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Chinese EV manufacturers produced strong sales results in 2021. That success extended into the first quarter of 2022 as well, with major names in the sector producing double and triple-digit growth. However, climbing raw material costs have more recently forced EV makers to raise prices, potentially threatening those companies’ prospects going forward.

While there are few options to deal with skyrocketing lithium prices in the short-term, a renewal of stimulus measures and coming tax cuts in China could counter those EV price hikes. Additionally, high lithium prices will improve the already robust profitability of Chinese lithium carbonate equivalent (LCE) producers, generating more stability in EV input costs over the long-term.

Related Stocks: NIO Inc. (NIO), XPeng Inc. (XPEV), BYD Company Limited (BYDDY), Li Auto Inc. (LI)

Chinese EV Market Expands, Raw Materials Drive Price Hikes

Sales of electric passenger cars in China surpassed 3.3 million throughout 2022. Experts, cited by China Daily, said the country is expected to sell 4.5 million to 5 million electric vehicles (EVs) in 2022, which could see it overtake Japan for the third ranking. Additionally, Nikkei Assian Review reports China exported nearly 500,000 EVs in 2021 — more than any other country in the world. China accounts for almost 60% of global EV production.

A rapid acceleration of growth in the production and sale electric vehicles is nothing new for China. Per Wang Yunshi, director of the China Center for Energy and Transportation at the University of California-Davis, the penetration rate, or percentage of Chinese car users who have purchased an EV was 6.2% in 2020. By 2021, that rate had climbed to 15.5%.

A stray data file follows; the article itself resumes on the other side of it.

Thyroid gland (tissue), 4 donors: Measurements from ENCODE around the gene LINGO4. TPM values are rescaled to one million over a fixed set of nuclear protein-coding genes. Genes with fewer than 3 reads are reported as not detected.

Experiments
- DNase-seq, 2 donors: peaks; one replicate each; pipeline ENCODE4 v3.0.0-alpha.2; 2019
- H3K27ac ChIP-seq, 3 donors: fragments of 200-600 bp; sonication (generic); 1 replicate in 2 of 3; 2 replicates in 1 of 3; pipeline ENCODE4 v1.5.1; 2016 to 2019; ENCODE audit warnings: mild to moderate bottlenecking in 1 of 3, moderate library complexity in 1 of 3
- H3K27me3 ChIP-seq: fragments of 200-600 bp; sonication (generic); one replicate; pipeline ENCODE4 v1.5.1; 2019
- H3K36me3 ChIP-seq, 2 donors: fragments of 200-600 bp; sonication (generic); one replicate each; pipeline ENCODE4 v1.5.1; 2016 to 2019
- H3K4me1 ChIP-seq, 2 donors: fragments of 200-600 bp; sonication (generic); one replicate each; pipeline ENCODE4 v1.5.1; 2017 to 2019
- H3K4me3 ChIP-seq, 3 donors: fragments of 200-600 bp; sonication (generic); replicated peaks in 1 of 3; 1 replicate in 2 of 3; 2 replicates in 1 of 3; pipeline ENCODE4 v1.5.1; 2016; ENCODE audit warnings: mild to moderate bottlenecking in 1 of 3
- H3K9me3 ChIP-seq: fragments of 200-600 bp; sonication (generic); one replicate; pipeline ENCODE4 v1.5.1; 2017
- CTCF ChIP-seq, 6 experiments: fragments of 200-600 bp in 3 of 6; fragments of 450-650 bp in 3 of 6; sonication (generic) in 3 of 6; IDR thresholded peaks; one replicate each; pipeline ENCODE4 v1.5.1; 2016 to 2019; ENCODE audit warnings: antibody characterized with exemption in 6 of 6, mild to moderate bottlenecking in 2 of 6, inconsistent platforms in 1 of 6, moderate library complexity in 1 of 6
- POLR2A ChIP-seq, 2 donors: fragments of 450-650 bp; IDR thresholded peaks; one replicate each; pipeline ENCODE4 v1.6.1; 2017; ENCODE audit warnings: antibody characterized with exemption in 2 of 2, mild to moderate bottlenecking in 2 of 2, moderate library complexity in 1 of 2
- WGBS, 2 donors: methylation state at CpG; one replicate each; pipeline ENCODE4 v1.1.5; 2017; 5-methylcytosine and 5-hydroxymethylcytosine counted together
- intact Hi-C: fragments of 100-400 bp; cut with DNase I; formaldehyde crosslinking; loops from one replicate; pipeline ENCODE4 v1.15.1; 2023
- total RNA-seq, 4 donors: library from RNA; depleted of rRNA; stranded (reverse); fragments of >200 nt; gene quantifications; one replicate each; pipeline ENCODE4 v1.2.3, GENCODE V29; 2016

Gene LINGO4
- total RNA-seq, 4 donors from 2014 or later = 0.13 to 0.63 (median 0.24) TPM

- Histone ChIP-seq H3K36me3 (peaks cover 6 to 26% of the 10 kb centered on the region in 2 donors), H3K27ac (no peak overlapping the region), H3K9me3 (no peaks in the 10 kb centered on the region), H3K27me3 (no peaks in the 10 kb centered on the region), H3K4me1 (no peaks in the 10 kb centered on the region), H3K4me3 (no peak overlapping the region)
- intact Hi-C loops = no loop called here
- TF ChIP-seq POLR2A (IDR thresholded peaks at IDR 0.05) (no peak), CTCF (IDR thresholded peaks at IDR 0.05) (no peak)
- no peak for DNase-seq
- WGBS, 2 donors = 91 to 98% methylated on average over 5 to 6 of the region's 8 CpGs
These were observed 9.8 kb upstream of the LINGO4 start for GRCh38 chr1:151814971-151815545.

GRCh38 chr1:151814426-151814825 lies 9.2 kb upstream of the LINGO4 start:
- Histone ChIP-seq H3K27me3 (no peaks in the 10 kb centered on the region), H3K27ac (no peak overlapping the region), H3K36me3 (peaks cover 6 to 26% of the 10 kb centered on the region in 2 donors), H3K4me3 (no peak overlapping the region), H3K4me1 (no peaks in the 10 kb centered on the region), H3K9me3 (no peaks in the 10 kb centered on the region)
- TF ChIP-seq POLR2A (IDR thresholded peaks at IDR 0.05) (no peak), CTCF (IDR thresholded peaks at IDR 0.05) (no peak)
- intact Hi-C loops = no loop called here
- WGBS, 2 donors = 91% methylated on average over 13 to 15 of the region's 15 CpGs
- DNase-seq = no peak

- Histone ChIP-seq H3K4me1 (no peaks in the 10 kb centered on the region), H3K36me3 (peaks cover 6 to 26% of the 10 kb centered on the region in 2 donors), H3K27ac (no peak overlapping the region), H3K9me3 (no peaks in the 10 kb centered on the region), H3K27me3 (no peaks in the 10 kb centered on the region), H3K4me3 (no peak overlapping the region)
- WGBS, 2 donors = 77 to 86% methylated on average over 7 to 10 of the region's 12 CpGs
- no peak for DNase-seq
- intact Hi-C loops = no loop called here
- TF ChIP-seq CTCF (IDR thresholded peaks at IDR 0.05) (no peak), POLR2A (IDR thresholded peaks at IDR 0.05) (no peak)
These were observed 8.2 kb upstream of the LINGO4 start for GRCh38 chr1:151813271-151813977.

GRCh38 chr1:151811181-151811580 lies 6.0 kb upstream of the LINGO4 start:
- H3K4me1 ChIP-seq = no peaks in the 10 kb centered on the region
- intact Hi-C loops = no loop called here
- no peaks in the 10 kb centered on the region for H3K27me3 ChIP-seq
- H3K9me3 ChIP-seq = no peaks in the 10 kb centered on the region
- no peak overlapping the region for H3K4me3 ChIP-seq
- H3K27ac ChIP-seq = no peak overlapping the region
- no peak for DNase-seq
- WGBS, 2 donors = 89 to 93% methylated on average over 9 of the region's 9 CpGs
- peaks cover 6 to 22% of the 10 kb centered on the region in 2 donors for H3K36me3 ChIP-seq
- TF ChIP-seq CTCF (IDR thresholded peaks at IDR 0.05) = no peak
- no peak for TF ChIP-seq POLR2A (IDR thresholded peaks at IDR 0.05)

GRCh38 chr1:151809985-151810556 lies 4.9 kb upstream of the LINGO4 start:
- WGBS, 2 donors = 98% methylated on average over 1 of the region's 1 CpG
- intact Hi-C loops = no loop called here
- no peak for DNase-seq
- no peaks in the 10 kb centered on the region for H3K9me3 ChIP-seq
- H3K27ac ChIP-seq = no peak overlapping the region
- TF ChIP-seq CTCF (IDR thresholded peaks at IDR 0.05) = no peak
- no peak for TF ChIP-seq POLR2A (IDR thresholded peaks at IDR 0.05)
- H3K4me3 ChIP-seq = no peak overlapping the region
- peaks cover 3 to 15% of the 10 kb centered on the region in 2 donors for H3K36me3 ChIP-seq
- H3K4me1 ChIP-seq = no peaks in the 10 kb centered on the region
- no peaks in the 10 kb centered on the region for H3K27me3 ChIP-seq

Despite lofty projections for this year, Chinese EV stocks have gotten off to a rough start. Asia Financial’s China Electric Vehicles index has slumped about 26% this year, and the gauge of 14 leading China EV makers was down about 13% in March.

Part of that sell-off can be chalked up to broader volatility in Chinese equity markets following an overdone crackdown on the technology sector and other elements of the economy. China reversed that position in March after a particularly violent rout on the country’s stocks and threats of de-listing at US exchanges. As MRP highlighted last month, China has now pledged stimulus, tax cuts, and other measures to get the economy and financial markets back on track.

Another roadblock for EV stocks has been the recent rise of battery materials prices; specifically nickel and lithium.

China’s EV industry and Asian battery manufacturers have been largely insulated from the ongoing tumult in nickel markets, where the spot price for the metal has more than doubled over the last year, due to long-term contracts and a diversified supply chain. That could change, depending on how long nickel prices remain elevated, but EV and battery manufacturers’ focus is largely on lithium for now.

Bloomberg notes that the price of lithium carbonate in China has jumped about 472% from a low last June to a record high on March 15. While there are few solutions for this issue in the short-term, the ongoing surge in lithium prices will…

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